The official language of the Olympic Games is French, so ceremonies, advertisements and announcements will all be made first in French with EASL (English As a Second Language), but we’re so accustomed to living with our refined cousins that our media haven’t really made much of a fuss about it.
Anyone who has lived or stayed in South Kensington knows that you don’t have to hop on the Eurostar to get un petit peu de Paris. For years we have read articles about how proliferously French cafés, restaurants and boutiques have been popping up on the local high streets of South Kensington, Chelsea, North East Hackney and Islington. Well, they could hardly resist De Beauvoir town. We’ve all become quite accustomed to walking into nice restaurants and being greeted with “Bonjour, Monsieur/Madame…” or listening to the conversation next to us on the tube trying our best to remember the little French we learned in school. Le Monde sits happily next to The Times on the top rack at the local store in the tube station. It is far easier and more common to get coffee and croissants than an English fry-up on your way to work. And let’s not forget our undying love of Marion Cotillard.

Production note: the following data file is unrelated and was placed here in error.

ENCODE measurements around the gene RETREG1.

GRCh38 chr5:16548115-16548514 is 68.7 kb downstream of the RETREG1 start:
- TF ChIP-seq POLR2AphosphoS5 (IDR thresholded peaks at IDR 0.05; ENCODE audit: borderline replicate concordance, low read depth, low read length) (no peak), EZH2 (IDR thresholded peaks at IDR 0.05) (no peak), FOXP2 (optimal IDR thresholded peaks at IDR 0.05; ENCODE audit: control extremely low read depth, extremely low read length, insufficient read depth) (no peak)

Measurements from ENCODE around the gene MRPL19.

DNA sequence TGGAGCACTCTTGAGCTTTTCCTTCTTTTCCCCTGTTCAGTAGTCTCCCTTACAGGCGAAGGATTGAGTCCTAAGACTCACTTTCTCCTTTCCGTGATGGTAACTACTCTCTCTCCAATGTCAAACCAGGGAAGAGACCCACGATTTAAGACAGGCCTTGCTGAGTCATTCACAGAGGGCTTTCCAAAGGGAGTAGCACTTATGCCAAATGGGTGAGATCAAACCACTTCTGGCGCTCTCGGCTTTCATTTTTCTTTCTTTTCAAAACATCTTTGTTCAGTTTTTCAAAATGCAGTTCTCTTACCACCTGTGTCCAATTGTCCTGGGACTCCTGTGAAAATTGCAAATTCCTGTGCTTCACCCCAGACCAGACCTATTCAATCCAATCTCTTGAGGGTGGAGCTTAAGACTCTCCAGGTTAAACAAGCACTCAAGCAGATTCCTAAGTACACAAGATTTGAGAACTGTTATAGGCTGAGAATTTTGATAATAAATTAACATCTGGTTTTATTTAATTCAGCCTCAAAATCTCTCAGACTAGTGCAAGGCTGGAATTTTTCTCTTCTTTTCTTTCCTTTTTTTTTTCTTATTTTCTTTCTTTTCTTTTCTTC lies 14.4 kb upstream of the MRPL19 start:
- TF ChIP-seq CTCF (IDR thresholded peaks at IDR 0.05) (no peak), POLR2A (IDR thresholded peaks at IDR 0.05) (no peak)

But there it is: you will soon see signs around London carrying the Olympic Logo and French writing. With English subtitles. Don’t worry, you haven’t been beamed to Paris; France has come to you.
The Olympic Games were revived by Monsieur Baron Pierre de Coubertin in the late 19th century and thus the IOC, was based in Lausanne, a primarily French speaking town in Switzerland so French became the official language. We must point out at this stage that his inspiration came from an annual Games tradition originally held in the Shropshire town of Much Wenlock, Shropshire. Seriously! Us Brits do really start the ball rolling with most things.
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Words: © 2011 Victoria Bond Elliot. All Rights Reserved. Via Accommodate London